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The Vinalhaven Sightings Report is organized and edited by Kirk Gentalen on behalf of Vinalhaven Land Trust and Maine Coast Heritage Trust. Out and about on Vinalhaven, MCHT steward Kirk Gentalen reports on what he and others have seen in their travels. Contributions of stories and photos are welcome, and can be sent to


Thursday, March 9, 2017

Welcome to the Vinalhaven sightings Report – March 9th, 2017

MCT/VLT approved!

Highlights –Otter slides, brown-tailed moth news, Spring peeper, more fisher stuff



Upcoming events – Huber full moon hike and bonfire – Hey – tomorrow night is the night (Friday 3/10) is the date for the hike. Meet at 5pm at Skoog to carpool. Sounds like much of the trail is free of snow, so it will be more of a hike. Looks like good weather, maybe some snow. Bring a flashlight, a mug for hot chocolate, a stomach for some smores and we’ll take it from there! Should be lots of fun!

when I was young my brother told me
that foam in fresh water was frog spit.
this is frozen frog spit

Business – congratulations! - to the Vinalhaven Girls Basketball team on their class D State Championship! What an achievement! First time ever!

contact us with nature sightings – be a stud and let folks know what you’ve been seeing, and see what you’ve been taking pictures of! is the place to share! See you there.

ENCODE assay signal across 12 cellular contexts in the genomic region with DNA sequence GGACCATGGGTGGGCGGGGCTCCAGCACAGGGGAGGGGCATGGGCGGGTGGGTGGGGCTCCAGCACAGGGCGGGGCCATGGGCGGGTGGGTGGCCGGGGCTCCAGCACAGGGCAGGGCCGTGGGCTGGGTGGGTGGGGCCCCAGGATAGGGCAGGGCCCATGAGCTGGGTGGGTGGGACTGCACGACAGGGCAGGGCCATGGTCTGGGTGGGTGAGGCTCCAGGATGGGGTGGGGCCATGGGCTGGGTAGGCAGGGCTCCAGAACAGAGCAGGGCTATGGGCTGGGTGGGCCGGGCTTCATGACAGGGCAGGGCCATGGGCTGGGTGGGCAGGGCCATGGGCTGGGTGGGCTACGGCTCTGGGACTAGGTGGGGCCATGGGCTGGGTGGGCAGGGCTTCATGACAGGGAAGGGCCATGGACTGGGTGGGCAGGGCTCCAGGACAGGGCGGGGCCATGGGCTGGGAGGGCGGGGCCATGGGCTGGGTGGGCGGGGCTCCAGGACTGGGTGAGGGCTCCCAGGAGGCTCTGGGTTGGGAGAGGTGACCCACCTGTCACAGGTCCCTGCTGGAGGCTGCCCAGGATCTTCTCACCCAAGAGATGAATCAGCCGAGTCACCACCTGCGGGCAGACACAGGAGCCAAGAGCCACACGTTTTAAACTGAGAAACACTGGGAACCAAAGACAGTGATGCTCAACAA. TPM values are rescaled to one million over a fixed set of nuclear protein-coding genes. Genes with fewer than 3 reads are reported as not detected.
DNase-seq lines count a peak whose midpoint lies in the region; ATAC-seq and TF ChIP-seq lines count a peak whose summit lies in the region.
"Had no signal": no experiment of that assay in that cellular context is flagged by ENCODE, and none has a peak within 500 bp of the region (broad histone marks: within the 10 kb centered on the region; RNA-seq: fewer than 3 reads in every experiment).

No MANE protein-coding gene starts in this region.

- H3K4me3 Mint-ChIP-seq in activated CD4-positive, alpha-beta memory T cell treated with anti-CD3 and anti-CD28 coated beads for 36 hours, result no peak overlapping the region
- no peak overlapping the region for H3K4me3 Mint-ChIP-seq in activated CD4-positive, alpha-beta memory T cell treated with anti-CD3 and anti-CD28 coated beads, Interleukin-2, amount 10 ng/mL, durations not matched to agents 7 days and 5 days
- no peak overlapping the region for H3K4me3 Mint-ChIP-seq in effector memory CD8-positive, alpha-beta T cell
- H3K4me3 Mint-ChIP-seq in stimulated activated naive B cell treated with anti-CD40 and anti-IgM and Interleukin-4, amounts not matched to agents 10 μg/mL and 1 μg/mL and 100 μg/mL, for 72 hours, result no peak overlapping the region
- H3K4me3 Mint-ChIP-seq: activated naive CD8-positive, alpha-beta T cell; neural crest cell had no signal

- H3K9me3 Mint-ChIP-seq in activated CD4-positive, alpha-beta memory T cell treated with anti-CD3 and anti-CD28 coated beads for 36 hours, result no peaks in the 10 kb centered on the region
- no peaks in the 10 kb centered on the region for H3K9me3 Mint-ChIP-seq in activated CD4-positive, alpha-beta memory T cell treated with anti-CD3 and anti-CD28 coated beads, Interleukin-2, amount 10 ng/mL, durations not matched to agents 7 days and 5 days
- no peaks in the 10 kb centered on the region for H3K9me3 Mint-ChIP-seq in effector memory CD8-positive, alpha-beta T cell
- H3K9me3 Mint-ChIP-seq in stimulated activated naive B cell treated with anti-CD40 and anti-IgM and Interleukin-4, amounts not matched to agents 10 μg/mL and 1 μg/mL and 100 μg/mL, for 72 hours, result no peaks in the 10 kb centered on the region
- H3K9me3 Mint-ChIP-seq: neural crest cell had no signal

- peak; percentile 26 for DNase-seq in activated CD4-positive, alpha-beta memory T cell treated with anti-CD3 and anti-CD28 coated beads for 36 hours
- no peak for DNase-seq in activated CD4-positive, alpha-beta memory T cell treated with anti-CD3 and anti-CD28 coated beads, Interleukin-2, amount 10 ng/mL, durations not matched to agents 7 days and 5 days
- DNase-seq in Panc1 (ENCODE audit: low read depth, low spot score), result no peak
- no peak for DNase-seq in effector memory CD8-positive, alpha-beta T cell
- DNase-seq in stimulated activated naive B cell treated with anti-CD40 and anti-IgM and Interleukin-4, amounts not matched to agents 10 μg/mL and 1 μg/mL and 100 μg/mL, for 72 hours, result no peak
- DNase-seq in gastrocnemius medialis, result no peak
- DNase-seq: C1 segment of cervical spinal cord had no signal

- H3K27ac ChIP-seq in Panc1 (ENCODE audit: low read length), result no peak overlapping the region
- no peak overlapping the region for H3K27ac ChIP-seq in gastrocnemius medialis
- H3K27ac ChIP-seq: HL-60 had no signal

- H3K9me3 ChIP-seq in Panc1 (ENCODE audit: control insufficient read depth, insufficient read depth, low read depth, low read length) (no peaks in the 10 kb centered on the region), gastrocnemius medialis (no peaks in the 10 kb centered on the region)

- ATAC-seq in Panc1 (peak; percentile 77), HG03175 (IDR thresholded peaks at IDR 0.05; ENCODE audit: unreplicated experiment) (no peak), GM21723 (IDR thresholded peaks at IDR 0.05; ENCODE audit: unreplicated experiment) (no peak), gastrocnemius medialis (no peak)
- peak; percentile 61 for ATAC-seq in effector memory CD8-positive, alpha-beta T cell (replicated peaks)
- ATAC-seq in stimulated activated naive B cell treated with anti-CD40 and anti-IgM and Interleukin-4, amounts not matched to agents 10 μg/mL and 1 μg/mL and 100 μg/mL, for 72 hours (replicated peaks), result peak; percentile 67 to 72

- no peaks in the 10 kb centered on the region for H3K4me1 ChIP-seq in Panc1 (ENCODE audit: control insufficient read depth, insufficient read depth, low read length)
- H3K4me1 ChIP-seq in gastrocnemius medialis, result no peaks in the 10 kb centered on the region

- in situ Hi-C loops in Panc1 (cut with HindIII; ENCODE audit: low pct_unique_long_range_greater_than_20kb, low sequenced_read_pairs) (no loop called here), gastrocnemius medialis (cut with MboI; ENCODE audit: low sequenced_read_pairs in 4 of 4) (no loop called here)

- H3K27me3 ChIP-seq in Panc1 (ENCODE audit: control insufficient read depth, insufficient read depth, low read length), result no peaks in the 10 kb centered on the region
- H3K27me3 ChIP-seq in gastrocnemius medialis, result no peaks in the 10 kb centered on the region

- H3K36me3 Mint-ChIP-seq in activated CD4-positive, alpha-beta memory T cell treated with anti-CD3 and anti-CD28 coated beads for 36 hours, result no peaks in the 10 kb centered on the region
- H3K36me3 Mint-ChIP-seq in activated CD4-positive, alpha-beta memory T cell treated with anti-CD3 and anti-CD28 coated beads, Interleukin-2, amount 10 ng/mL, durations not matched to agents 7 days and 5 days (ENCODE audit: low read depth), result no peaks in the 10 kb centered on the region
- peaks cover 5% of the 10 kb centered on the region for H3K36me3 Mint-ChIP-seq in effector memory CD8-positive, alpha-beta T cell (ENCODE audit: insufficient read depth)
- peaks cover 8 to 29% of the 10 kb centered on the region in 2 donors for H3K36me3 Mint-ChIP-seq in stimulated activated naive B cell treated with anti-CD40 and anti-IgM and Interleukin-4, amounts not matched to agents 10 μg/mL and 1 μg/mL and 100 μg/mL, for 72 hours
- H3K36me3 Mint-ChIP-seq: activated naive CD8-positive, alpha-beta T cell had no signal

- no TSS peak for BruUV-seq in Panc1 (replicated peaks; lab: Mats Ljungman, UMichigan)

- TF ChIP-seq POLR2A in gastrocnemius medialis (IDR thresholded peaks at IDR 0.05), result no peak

Daylight savings timeElizabeth Campbell, MCHT Office  Administrator was kind enough to send me a reminder that this Sunday morning at 2 am clocks get set ahead (Spring ahead, remember). It was a very kind gesture, and one that was thanked immediately since changing clocks was way off my radar. So thanks Elizabeth! And don’t be late by not changing your clocks!


Personal Sightings – weather and sickness limited my journeys to Vinalhaven over the last few weeks. I apologize for not having more to share that is island specific. What’s your excuse?

otter slides
photo by Niall Conlan
Sightings- Otter slides at Zeke’s Point – Good man Niall Conlan was kind enough to share this photo of some otter slides he came across on one of his many journeys around the island.


Niall also has been kind enough to plow many of the parking areas for both MCHT and VLT this past month – keeping the access clear is huge for wintertime outside enjoyment. Thank you so much Niall – your efforts are much appreciated.


it's always good to see Mike Windsor

Things to look for – Spring is upon us – other than the snow storm forecast for Tuesday next week! – and signs are already pouring in – Pussy Willows are in bloom, Cardinals, Chickadees and Brown Creepers are all singing, and I somehow got to hear a very early Spring Peeper (froggy) on 3/1 – in my back yard! By far the earliest I have heard in Maine. Woodcocks should be next! Get out there at dusk and listen! And then report what you hear!


two of many brown tail moth webs out
on Lane's
Stewardship – Brown-tail Moth (Euproctis chrysorrhoea) – or “oh damn, another jerky moth to deal with” or "I walked at lane's and all I got was this itchy rash!"


When you get an email from VSR favorite Maine State Forester Morten Moesswilde, you read it. Just like you would any other email that you received that day.